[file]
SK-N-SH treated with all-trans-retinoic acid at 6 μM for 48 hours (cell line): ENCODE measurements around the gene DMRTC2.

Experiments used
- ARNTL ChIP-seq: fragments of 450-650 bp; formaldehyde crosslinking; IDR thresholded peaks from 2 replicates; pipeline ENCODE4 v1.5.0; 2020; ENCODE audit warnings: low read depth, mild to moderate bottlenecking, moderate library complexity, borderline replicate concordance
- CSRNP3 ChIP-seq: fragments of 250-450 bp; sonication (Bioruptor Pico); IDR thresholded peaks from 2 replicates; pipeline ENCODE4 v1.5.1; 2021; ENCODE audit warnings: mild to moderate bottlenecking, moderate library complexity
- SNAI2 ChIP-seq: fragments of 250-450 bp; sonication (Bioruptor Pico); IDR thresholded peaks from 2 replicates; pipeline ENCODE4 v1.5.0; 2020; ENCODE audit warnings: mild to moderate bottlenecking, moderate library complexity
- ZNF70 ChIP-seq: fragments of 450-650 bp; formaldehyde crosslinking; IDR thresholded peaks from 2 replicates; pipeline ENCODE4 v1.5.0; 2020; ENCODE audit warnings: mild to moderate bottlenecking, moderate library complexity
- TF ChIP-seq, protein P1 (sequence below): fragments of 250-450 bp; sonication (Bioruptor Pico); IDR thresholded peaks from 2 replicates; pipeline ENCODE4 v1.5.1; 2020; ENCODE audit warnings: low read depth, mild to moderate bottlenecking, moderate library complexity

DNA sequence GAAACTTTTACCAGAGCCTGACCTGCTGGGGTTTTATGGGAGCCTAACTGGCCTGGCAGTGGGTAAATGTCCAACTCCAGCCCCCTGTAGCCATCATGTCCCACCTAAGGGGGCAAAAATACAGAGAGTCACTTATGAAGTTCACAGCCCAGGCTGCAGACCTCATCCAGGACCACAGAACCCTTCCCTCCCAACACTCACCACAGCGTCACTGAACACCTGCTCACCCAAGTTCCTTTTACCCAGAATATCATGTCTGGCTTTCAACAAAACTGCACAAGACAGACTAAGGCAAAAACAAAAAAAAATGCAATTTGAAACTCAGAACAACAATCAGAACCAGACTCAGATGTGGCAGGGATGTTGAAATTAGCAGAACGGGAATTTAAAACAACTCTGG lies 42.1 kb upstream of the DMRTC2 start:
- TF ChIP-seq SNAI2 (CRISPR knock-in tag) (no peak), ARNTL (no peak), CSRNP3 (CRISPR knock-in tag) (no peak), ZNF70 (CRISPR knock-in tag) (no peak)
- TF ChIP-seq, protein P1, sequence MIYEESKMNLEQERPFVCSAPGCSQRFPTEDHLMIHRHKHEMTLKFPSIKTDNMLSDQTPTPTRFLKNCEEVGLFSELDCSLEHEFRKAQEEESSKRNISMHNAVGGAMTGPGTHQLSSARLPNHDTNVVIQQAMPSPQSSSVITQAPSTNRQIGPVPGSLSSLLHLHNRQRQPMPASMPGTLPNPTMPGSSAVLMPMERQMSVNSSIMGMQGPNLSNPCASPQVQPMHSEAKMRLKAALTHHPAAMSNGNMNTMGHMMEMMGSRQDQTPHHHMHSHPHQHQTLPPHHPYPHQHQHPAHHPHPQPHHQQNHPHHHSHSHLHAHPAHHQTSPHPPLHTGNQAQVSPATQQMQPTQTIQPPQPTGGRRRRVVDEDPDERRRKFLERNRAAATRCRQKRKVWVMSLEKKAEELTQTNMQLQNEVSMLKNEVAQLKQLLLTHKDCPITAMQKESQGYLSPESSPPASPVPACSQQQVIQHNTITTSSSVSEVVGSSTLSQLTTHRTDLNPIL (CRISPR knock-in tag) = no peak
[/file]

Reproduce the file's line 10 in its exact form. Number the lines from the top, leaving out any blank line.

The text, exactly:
- TF ChIP-seq, protein P1, sequence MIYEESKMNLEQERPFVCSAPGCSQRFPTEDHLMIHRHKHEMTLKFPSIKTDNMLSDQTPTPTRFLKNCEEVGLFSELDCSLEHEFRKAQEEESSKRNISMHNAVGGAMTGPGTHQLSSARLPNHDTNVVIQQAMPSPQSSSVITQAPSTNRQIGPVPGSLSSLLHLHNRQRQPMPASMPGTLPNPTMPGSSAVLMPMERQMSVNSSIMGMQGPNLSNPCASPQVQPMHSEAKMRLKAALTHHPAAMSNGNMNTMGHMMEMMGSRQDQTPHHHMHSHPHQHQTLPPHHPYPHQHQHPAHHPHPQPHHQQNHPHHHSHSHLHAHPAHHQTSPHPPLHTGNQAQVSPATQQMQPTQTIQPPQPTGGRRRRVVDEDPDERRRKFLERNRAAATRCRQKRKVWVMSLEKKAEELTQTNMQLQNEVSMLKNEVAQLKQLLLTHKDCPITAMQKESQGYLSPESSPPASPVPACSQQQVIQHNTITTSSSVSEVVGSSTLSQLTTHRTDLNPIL (CRISPR knock-in tag) = no peak